Monday, September 28, 2009

Does your department have social media guidelines in place?

Various research reports have indicated that at least 50% of Australian internet users participate in social networks.

Forrester's Groundswell profiling tool suggests that 23% of Australians aged 18+ actively create content online; 31% are 'critics', providing comments and feedback online; and 50% are 'joiners' of social networks, forums and online groups.

So should we expect Australia's public servants - most of whom are internet users - to be any different?

It seems reasonable to me to assume that more than half of public servants are actively participating online - discussing topics of interest to them, leaving comments on forums, social networks and news sites and building their social profile.

We're also seeing more government departments officially employing social media to engage their customers, having staff who are responsible for creating and maintaining Facebook pages, blogs and other online presences on behalf of the department.

However how many government departments and agencies have formally endorsed and communicated the APSC's Interim protocols on online media use to their staff, or developed their own guidelines regarding social media?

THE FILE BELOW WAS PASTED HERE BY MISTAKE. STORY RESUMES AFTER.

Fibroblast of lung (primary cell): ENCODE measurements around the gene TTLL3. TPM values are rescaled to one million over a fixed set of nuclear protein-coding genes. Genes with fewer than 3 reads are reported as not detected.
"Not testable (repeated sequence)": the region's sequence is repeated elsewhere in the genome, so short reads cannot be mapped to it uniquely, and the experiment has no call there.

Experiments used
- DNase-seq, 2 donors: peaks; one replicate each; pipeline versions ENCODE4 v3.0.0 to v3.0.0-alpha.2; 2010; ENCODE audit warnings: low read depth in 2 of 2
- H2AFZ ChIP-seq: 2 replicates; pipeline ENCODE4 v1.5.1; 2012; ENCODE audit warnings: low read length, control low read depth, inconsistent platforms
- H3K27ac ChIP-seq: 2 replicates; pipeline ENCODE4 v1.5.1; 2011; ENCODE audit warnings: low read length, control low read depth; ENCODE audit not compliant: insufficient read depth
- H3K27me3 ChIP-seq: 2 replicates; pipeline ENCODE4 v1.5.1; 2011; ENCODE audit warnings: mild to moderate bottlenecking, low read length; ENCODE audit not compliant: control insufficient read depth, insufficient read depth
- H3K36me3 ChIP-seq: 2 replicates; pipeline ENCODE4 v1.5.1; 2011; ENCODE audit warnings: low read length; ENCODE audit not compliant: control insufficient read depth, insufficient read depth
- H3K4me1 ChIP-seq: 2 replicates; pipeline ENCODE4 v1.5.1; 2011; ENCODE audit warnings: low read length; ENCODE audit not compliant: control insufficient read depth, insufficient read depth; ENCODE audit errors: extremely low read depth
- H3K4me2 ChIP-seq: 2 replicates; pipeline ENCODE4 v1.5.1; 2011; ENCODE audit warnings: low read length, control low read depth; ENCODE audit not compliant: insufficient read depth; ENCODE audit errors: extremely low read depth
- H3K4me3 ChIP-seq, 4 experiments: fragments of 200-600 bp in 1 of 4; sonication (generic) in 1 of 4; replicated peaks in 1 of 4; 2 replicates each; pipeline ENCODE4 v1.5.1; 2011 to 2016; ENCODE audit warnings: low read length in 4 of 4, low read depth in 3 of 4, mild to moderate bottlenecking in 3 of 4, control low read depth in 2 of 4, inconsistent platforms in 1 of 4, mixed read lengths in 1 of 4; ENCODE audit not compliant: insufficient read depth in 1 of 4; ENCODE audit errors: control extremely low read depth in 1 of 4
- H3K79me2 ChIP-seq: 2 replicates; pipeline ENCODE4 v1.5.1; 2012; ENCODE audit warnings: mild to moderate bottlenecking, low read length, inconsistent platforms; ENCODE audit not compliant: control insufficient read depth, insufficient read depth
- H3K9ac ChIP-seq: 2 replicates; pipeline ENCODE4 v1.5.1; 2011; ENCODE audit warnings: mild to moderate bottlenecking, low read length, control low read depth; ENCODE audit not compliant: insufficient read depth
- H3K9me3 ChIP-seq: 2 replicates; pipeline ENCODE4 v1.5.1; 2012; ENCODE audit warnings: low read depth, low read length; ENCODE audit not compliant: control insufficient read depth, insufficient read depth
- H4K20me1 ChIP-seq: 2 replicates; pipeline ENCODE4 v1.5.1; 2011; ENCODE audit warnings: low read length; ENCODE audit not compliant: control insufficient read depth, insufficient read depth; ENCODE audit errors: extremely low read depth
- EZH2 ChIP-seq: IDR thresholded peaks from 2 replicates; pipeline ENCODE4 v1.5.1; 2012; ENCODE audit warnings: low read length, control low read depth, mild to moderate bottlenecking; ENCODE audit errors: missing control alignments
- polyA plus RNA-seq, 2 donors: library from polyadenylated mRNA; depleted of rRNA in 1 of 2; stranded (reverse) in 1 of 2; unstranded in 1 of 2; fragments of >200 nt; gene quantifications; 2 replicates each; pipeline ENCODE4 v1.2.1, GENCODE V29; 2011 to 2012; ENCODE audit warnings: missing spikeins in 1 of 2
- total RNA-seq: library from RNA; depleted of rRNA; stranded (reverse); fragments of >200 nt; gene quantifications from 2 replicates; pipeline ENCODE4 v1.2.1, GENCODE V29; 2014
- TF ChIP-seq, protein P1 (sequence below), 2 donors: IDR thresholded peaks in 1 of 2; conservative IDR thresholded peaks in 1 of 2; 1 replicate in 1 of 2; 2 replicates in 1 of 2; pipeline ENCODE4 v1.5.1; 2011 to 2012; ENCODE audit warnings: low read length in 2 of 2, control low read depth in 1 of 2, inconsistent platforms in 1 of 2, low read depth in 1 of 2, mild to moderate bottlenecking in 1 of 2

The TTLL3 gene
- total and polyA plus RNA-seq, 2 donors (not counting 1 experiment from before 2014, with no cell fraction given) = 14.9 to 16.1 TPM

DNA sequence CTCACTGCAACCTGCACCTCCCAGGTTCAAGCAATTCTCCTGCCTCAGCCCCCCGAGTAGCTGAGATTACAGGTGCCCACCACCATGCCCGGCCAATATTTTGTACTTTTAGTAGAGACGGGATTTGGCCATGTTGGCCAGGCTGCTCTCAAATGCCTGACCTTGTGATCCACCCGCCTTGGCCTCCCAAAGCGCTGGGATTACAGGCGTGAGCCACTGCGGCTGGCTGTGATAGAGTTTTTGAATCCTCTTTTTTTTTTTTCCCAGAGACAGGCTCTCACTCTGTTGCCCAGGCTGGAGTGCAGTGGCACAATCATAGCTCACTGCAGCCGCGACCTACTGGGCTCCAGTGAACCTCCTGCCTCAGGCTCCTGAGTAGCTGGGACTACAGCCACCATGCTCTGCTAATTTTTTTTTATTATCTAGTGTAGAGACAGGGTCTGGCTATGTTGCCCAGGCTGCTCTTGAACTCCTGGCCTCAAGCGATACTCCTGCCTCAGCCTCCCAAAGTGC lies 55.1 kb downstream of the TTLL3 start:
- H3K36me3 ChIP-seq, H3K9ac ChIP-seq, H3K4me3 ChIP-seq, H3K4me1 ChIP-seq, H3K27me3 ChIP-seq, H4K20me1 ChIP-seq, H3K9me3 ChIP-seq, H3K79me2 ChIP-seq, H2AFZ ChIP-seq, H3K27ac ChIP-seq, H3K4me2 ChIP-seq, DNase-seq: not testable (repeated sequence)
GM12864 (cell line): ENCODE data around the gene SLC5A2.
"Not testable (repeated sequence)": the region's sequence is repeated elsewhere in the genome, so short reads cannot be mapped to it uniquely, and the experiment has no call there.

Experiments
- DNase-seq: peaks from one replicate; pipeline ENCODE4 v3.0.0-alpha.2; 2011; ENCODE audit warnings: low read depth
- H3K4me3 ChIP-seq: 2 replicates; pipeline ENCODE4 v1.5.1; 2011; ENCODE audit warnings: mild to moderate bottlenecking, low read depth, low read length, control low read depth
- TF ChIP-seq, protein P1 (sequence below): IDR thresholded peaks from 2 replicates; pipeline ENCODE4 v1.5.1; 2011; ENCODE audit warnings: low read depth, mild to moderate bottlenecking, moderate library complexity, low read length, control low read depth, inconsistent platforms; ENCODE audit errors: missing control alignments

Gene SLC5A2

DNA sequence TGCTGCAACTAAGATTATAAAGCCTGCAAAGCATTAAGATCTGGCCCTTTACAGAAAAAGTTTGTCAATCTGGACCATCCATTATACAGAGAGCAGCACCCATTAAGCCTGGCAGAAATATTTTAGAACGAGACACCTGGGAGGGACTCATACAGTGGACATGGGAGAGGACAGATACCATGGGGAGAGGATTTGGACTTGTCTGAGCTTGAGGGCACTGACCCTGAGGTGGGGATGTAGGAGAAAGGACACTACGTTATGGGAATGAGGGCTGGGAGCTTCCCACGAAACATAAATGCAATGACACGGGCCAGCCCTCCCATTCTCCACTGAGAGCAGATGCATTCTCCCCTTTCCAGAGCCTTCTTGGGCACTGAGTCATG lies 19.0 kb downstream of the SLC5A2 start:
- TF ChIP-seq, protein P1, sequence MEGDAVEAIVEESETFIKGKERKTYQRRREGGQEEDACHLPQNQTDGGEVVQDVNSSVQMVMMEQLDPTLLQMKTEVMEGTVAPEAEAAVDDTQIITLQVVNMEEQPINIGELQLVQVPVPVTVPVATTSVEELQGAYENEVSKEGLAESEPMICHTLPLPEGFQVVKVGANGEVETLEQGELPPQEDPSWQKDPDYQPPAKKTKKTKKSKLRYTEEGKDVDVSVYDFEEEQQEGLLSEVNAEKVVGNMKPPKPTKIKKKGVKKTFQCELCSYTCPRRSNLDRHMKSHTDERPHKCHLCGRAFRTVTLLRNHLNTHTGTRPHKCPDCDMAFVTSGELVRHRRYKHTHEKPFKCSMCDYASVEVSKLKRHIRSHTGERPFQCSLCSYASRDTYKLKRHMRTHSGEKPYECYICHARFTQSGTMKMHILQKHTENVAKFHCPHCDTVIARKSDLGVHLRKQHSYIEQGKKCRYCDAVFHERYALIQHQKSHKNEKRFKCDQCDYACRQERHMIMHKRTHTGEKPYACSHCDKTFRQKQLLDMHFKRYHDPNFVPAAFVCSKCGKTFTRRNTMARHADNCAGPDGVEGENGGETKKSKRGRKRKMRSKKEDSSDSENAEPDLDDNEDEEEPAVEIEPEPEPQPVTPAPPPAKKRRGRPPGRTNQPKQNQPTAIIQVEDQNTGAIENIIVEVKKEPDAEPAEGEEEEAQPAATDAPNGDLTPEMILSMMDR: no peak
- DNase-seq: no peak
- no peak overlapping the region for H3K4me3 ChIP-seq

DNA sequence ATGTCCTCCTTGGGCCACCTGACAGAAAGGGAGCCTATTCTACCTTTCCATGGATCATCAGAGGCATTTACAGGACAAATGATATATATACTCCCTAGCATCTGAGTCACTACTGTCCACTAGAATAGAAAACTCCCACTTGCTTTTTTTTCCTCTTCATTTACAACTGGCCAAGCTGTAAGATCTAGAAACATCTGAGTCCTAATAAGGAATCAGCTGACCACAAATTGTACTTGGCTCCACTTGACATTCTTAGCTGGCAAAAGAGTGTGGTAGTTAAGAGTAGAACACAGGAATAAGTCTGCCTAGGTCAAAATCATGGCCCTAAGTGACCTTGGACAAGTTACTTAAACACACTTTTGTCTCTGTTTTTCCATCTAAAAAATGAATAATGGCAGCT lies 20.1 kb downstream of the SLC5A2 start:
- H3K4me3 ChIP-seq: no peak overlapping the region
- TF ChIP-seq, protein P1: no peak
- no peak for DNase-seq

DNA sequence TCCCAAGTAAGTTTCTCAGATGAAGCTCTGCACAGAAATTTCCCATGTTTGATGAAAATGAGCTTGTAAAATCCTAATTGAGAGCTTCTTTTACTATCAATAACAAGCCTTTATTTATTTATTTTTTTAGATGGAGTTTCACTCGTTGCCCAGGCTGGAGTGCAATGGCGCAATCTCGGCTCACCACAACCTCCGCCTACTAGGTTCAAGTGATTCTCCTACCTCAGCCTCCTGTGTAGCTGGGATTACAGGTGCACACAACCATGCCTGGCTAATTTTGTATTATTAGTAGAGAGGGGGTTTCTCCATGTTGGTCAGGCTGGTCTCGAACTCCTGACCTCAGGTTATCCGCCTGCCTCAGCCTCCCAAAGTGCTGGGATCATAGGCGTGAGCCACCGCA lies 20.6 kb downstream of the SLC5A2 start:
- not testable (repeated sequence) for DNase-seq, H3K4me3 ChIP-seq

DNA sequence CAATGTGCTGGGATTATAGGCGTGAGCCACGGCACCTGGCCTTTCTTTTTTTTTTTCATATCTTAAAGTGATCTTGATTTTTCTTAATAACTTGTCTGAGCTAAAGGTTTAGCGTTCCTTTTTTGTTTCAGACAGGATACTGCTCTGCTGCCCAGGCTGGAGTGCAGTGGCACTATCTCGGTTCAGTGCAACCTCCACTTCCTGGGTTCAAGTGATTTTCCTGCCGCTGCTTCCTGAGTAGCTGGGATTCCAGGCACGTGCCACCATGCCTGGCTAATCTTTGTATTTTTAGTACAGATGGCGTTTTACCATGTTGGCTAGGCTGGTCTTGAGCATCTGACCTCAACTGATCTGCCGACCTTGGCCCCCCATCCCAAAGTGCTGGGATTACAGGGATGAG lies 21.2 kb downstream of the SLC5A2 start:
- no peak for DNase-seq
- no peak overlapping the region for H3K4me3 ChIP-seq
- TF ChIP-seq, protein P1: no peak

What is the legal position of a department if it finds staff using social media in their own time in a way senior management disagree with but where there are no formal guidelines in place?

What is a department's effective position in situations where it is launching social media initiatives while simultaneously blocking staff from viewing these initiatives using departmental equipment? We don't block staff from viewing our radio, print or TV campaigns.

These are thorny issues for departments - particularly for those that are having to confront these issues on the back foot, rather than proactively assessing their situation and putting guidelines in place.

They will become even thornier if left unresolved - potentially leading to management/staff disputes, legal risks, media risks and political risks for Ministers.

So has your department taken steps to devise, endorse and communicate official guidelines on social media use? Or has it accepted the risks it is taking on by not taking these steps?

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